During 2010, the human race took 48 hours to generate the same amount of data as was produced between the dawn of civilization and the year 2003. Being able to manage this flood of data and turn it into meaningful insight means your business can make better decisions.
An example of this is the Google search engine. Imagine the challenge of reading and indexing all of the information on the world wide web. It is perhaps poetic that Google is named after the number 10100 (a Googol is the digit 1 followed by 100 zeroes).
Some applications, like that of the Google search engine, require the collection and analysis of data sets that are so large and/or complex that they become phenomenally difficult to process and store. This data is now commonly known as “Big Data”, and Hadoop is one of the tools used to process and store it.
Whilst Google might seem like an extreme example, we are starting to see the staggering impact on organisations that embrace Hadoop. For example, Tesco expects to cut refrigeration costs by around €20m as a result of processing 70 million pieces of data gathered from refrigerators. The company identified that power was being wasted by keeping the units cooler than they needed to be, and that the cost of failing equipment could be reduced by detecting problems much sooner.
How does it work?
The challenge of processing large data sets within traditional databases arises from the fact that data is centralised – a set of computer processors read and process data that is held in one location.
Hadoop approaches the problem differently, separating data into manageable chunks, each of which is stored and processed independently. As a result, Hadoop does not need shared storage or memory and can use commodity hardware.
To illustrate the impact of this, imagine for a moment that you work for a secret spy organisation. Your team is given just 10 minutes to find out if the name of a public figure occurs in a 50 page report before it is released to the press. You know that you won’t have time to read all 50 pages yourself. Instead, you split the pages between members of the team. Each person then reads through their pages at the same time.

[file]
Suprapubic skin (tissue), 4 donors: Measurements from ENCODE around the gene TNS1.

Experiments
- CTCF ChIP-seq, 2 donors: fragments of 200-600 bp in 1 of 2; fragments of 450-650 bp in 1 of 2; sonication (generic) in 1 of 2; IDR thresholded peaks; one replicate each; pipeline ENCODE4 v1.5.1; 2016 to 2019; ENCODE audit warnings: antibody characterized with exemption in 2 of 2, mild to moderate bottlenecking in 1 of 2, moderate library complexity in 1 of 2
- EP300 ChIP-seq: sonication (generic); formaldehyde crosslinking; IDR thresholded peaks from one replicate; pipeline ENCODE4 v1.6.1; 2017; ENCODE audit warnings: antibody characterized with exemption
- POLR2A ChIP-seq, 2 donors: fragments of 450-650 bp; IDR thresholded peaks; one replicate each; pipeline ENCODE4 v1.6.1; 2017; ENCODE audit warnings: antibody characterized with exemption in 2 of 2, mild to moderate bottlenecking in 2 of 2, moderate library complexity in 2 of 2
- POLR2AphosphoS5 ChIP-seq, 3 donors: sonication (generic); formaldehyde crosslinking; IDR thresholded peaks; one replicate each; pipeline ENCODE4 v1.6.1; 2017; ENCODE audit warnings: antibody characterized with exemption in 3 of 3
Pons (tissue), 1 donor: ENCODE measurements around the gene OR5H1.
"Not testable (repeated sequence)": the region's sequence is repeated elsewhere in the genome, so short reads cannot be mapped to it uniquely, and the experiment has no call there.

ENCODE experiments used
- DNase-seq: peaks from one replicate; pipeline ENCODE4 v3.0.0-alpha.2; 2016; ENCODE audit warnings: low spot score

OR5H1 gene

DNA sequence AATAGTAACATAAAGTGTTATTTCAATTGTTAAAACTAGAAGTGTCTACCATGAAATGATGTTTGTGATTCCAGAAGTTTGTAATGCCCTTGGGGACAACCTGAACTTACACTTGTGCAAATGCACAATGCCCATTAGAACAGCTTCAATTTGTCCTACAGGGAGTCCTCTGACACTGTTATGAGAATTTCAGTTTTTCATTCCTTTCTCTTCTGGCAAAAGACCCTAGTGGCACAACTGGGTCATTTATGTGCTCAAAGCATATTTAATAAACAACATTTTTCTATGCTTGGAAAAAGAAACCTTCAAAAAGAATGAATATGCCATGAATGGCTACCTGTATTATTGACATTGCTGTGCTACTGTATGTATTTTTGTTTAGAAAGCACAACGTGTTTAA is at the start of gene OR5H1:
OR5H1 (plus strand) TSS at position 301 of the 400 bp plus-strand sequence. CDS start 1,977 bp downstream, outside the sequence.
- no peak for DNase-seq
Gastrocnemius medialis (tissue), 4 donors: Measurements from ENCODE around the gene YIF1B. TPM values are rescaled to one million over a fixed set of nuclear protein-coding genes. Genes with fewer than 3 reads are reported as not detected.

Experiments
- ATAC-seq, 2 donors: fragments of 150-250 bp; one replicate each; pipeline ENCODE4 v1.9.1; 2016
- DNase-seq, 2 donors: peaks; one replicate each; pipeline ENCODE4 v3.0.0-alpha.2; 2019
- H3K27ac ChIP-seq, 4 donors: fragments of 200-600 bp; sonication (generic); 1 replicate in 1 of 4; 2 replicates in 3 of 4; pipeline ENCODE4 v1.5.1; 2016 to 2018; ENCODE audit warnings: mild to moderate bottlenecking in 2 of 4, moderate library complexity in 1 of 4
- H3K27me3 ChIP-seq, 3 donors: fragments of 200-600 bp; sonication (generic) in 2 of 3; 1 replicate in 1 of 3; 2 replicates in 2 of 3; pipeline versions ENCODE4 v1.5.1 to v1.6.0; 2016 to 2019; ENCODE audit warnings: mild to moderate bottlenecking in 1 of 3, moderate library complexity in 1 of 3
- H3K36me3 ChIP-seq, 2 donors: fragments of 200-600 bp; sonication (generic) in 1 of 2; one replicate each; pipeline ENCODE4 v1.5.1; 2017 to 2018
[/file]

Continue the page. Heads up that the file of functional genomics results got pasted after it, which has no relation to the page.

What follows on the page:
By splitting the information (pages of the report) to different people, and having each person process their own data, you are able to process the data in the required time. This is the principle behind Hadoop.
Splitting the data up is handled by the Hadoop Distributed File System (HDFS). As new data comes in, it is split across multiple servers (nodes) and a duplicate copy is then stored on another node in case the node fails. Hadoop can scale massively, unlike many traditional file systems and storage devices that have limitations to their scale.
The processing of data is then handled by MapReduce. This instructs each of your servers to perform a required action (for example, to find the words ‘storage’ and ‘critical’ in a log file) but only on the data held on that server. This means the data and the processors are local to each other (on the same server), and avoids the need to send this data over the network.
So should your business be looking at Hadoop?
Hadoop is gaining traction, yet, naturally, the pool of experienced professionals is likely to be smaller than that for traditional database skills. Therefore, embracing Hadoop brings the challenge of increasing your in-house skills, or going to the market for Hadoop expertise. You may find that limited supply means a premium price.
So what is the right approach, given the Hadoop ecosystem is evolving? As some tools and techniques may fall out of favour as the technology settles, be careful not to invest too heavily in one approach. Also, keep an eye on projects that make is it easier to consume Hadoop with existing skillsets, such as SQL access to Hadoop.
For companies without a burning demand, it may be sensible to start exploring the technology for small projects whilst you see how the market emerges. You may want to act sooner if your data is too ‘big’, unstructured or computationally-intensive for a traditional database to handle.
Why not experiment with Hadoop to help shape your future strategy? Node4 has significant open source expertise and can help you to quickly spin up virtual machines on N4Cloud for a temporary proof-of-concept project. At the end of the project, your servers can be decommissioned, meaning you are not left with stranded IT costs.
Join us at our next Cloud Clarity event in October to learn more about open source technologies including Hadoop.
Mark Wilson is a technology fanatic who works for Node4. He is focused on helping our Customers benefit from innovation and new technology. With a mix of technical and commercial expertise, he has developed innovative IT services for major global outsourcers, midmarket service providers and SME businesses, and is one of just over 1000 IT evangelists recognised worldwide in 2014 and 2015 as a VMware vExpert. Follow him on twitter @markwilsontech.
 http://www.computing.co.uk/ctg/news/2337666/hadoop-summit-2014-usd50bn-of-big-data-market-in-2020-will-be-driven-by-hadoop-idc. IDC prediction. £30bn in 2020 minus £4bn in 2015.